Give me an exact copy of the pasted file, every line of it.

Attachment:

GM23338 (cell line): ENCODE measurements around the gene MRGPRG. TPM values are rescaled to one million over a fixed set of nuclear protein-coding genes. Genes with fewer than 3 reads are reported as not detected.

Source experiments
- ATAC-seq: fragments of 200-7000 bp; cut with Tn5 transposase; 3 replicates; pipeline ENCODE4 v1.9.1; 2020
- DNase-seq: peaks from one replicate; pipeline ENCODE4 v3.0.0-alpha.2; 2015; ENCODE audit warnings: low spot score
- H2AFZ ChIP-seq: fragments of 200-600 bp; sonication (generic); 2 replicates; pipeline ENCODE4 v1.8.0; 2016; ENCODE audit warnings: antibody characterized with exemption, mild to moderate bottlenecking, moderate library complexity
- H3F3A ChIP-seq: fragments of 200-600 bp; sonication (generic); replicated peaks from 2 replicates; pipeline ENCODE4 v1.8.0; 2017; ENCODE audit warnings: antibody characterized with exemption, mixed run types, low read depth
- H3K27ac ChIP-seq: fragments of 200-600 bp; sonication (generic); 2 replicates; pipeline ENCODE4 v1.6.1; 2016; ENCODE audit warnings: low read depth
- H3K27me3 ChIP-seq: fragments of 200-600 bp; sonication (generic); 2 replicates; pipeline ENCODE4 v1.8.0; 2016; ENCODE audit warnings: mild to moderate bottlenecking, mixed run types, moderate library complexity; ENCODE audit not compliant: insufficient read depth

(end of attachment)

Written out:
GM23338 (cell line): ENCODE measurements around the gene MRGPRG. TPM values are rescaled to one million over a fixed set of nuclear protein-coding genes. Genes with fewer than 3 reads are reported as not detected.

Source experiments
- ATAC-seq: fragments of 200-7000 bp; cut with Tn5 transposase; 3 replicates; pipeline ENCODE4 v1.9.1; 2020
- DNase-seq: peaks from one replicate; pipeline ENCODE4 v3.0.0-alpha.2; 2015; ENCODE audit warnings: low spot score
- H2AFZ ChIP-seq: fragments of 200-600 bp; sonication (generic); 2 replicates; pipeline ENCODE4 v1.8.0; 2016; ENCODE audit warnings: antibody characterized with exemption, mild to moderate bottlenecking, moderate library complexity
- H3F3A ChIP-seq: fragments of 200-600 bp; sonication (generic); replicated peaks from 2 replicates; pipeline ENCODE4 v1.8.0; 2017; ENCODE audit warnings: antibody characterized with exemption, mixed run types, low read depth
- H3K27ac ChIP-seq: fragments of 200-600 bp; sonication (generic); 2 replicates; pipeline ENCODE4 v1.6.1; 2016; ENCODE audit warnings: low read depth
- H3K27me3 ChIP-seq: fragments of 200-600 bp; sonication (generic); 2 replicates; pipeline ENCODE4 v1.8.0; 2016; ENCODE audit warnings: mild to moderate bottlenecking, mixed run types, moderate library complexity; ENCODE audit not compliant: insufficient read depth